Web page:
Go wider and straighter on doors and passageways

This file photo from 2011 shows a home in London, Ont., with a 36-inch wide front door. MIKE HENSON/LONDON FREE PRESS/POSTMEDIA NETWORK

Today we continue our efforts to offer insight and advice to those novice homeowners looking to build a new home in the spring.

Our qualifications? A lifetime of errors, miscalculations, and poor decisions.

Our goal? To enlighten first-time homebuilders with a “What Not To-Do” list of home and renovation faux pas, thereby avoiding the building of more multi-divided, multi-levelled, tiny-kitchen/big dining roomed homes by this next generation.

Which, brings us to building error No.12: Narrow doorways and passageways.

The most effective way of realizing most home entrance and doorways are too narrow is by attempting to move something through them. As a father, husband, and owner of a pickup truck, I sometimes get asked to help move things. Which is no problem, because I like picking things up, along with the simple sense of accomplishment one incurs by successfully moving a fridge from point A to point B.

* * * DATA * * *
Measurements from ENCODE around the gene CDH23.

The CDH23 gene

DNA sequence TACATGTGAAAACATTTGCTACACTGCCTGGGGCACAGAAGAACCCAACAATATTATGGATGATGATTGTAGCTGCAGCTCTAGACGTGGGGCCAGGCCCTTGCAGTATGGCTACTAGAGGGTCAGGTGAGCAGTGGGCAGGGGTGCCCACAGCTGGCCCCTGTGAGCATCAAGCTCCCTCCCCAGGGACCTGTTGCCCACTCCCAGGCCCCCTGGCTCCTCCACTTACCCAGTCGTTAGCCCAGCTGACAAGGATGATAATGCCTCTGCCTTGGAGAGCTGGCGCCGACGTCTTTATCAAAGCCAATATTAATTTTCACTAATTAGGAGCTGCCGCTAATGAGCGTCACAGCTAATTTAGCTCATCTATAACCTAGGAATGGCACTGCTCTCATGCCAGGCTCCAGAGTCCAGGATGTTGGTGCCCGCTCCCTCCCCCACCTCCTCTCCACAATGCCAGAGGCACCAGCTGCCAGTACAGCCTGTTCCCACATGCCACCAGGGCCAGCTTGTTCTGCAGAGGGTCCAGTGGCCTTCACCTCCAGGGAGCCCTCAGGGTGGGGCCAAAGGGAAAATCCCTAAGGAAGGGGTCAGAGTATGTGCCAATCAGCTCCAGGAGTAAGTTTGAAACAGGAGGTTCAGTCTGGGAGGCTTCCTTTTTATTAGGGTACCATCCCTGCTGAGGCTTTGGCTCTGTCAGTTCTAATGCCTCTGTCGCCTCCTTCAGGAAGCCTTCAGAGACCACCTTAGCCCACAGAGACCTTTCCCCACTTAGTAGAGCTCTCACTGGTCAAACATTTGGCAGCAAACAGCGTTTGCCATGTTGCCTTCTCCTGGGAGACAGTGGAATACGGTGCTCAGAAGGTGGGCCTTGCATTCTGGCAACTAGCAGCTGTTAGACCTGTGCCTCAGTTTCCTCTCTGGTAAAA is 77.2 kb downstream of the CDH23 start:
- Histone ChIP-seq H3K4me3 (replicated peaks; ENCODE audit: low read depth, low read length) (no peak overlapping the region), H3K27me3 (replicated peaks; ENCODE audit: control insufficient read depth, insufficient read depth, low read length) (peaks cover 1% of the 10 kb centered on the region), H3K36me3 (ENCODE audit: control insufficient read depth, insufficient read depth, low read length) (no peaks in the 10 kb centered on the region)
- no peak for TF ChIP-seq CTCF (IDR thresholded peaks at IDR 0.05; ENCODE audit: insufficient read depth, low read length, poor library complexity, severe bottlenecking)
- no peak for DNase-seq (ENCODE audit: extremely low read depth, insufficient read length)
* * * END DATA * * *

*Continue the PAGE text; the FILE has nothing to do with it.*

The sensation I don’t so much cherish is the feeling of three layers of skin slowly being shredded off my knuckles by the door jamb, as I attempt to move a 31.5-inch piece of furniture through a 32-inch wide opening.

So, in order to make things a little easier on all those dads, buddies, and certainly the professional movers, let’s add at least two inches to the average door opening.

Plus, you have to consider that people aren’t moving into homes with 1950s- and 1960s-sized fridges and stoves. Today’s kitchen appliances, sofas, and cabinetry, are often huge entities. So, it stands to reason the average 32- to 34-inch front door, and standard 30-inch bedroom doors, are going to have to be widened up a bit.

Start by ensuring the slabs of your exterior doors, including the front entrance door, side entrance doors, and door leading in from the garage, are all 36 inches in diameter.